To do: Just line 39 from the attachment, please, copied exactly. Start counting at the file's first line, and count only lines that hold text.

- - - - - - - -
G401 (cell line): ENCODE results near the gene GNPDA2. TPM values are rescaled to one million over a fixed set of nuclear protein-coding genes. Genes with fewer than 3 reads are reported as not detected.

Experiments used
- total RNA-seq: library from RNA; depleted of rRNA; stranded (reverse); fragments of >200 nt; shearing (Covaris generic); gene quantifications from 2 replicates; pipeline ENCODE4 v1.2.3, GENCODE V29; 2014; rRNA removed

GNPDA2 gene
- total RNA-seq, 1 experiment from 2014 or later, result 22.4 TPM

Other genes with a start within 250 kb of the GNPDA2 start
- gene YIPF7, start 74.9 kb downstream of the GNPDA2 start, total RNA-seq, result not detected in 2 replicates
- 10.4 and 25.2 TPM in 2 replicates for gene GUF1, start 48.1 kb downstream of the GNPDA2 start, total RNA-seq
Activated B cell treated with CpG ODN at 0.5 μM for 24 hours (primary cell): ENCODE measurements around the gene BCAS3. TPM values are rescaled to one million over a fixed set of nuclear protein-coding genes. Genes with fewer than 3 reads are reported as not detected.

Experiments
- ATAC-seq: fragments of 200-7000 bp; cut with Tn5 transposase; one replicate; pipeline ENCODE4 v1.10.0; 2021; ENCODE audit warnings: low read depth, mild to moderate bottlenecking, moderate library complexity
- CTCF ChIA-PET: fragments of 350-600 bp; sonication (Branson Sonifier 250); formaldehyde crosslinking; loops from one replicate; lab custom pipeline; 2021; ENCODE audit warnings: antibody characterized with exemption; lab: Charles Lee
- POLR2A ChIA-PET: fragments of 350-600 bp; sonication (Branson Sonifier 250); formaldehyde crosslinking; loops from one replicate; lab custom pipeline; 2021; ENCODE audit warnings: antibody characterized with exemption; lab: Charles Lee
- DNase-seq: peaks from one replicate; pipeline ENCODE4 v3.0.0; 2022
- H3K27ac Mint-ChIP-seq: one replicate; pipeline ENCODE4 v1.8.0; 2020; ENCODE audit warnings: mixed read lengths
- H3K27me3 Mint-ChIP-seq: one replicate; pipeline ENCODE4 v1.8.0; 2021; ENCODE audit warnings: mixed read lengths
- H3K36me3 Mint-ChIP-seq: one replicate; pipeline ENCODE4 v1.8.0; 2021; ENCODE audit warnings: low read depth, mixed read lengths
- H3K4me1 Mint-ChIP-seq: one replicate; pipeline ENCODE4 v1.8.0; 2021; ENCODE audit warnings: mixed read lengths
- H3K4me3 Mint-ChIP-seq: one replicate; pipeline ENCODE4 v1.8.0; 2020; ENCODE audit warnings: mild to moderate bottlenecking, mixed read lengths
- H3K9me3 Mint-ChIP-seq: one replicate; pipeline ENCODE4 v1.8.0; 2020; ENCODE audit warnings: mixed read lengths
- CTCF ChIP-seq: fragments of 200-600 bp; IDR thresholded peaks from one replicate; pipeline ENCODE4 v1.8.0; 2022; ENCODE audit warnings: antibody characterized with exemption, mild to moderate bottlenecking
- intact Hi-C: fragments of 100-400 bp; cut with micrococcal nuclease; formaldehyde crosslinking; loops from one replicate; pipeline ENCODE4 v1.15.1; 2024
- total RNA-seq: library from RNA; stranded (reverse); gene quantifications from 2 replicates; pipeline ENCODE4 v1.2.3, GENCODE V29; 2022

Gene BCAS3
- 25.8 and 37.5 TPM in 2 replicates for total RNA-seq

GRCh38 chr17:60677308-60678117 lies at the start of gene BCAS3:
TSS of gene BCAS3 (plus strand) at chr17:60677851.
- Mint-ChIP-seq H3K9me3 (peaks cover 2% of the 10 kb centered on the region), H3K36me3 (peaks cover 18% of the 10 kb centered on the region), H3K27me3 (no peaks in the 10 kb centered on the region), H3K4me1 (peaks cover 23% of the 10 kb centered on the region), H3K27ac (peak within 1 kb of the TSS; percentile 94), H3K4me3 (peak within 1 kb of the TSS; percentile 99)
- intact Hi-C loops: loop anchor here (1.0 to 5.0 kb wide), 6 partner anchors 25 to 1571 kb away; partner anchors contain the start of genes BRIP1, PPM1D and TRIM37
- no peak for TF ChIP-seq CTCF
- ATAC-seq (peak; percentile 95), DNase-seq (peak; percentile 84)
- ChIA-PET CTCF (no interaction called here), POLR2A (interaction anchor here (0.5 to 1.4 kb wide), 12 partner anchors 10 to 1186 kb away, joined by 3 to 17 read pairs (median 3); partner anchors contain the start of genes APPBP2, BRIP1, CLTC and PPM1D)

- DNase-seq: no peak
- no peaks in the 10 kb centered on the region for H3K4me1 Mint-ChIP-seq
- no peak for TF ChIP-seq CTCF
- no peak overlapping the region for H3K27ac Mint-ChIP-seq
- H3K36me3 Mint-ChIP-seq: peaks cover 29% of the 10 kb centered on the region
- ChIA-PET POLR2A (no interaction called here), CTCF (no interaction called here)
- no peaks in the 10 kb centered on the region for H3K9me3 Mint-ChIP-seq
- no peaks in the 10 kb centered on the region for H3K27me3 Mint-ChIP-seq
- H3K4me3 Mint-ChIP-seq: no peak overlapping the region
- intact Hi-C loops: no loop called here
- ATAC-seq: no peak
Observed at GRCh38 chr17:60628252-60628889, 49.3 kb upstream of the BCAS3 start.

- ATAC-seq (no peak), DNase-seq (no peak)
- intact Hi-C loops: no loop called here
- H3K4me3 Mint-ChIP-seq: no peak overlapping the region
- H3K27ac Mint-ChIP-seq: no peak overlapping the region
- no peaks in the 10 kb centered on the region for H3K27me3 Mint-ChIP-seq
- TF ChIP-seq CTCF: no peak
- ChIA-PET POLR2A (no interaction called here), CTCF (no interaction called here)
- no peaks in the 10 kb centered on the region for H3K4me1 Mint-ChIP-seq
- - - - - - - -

- no peaks in the 10 kb centered on the region for H3K9me3 Mint-ChIP-seq